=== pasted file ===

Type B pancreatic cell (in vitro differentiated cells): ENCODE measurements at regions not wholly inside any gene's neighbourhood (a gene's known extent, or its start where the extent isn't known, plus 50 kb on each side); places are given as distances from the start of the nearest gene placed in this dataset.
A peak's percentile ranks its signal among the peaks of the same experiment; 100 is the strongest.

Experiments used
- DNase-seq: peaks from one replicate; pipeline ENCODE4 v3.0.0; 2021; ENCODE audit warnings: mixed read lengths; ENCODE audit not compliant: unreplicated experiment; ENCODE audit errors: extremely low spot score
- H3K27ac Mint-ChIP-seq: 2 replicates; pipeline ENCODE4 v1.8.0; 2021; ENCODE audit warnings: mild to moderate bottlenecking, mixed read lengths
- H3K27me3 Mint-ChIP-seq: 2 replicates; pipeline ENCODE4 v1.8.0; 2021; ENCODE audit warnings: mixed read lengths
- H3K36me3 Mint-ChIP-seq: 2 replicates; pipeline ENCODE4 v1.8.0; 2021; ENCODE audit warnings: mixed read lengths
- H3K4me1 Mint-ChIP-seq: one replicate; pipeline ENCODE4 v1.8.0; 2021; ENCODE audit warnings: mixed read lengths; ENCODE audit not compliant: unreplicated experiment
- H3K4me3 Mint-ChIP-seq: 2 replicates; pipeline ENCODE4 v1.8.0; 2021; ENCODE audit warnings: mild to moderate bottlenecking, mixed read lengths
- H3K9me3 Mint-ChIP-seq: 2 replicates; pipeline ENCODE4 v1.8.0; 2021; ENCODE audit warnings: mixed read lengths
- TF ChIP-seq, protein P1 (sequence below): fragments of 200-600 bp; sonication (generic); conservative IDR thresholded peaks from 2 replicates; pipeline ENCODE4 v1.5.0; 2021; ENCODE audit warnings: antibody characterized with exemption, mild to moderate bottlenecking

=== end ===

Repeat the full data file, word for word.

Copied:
Type B pancreatic cell (in vitro differentiated cells): ENCODE measurements at regions not wholly inside any gene's neighbourhood (a gene's known extent, or its start where the extent isn't known, plus 50 kb on each side); places are given as distances from the start of the nearest gene placed in this dataset.
A peak's percentile ranks its signal among the peaks of the same experiment; 100 is the strongest.

Experiments used
- DNase-seq: peaks from one replicate; pipeline ENCODE4 v3.0.0; 2021; ENCODE audit warnings: mixed read lengths; ENCODE audit not compliant: unreplicated experiment; ENCODE audit errors: extremely low spot score
- H3K27ac Mint-ChIP-seq: 2 replicates; pipeline ENCODE4 v1.8.0; 2021; ENCODE audit warnings: mild to moderate bottlenecking, mixed read lengths
- H3K27me3 Mint-ChIP-seq: 2 replicates; pipeline ENCODE4 v1.8.0; 2021; ENCODE audit warnings: mixed read lengths
- H3K36me3 Mint-ChIP-seq: 2 replicates; pipeline ENCODE4 v1.8.0; 2021; ENCODE audit warnings: mixed read lengths
- H3K4me1 Mint-ChIP-seq: one replicate; pipeline ENCODE4 v1.8.0; 2021; ENCODE audit warnings: mixed read lengths; ENCODE audit not compliant: unreplicated experiment
- H3K4me3 Mint-ChIP-seq: 2 replicates; pipeline ENCODE4 v1.8.0; 2021; ENCODE audit warnings: mild to moderate bottlenecking, mixed read lengths
- H3K9me3 Mint-ChIP-seq: 2 replicates; pipeline ENCODE4 v1.8.0; 2021; ENCODE audit warnings: mixed read lengths
- TF ChIP-seq, protein P1 (sequence below): fragments of 200-600 bp; sonication (generic); conservative IDR thresholded peaks from 2 replicates; pipeline ENCODE4 v1.5.0; 2021; ENCODE audit warnings: antibody characterized with exemption, mild to moderate bottlenecking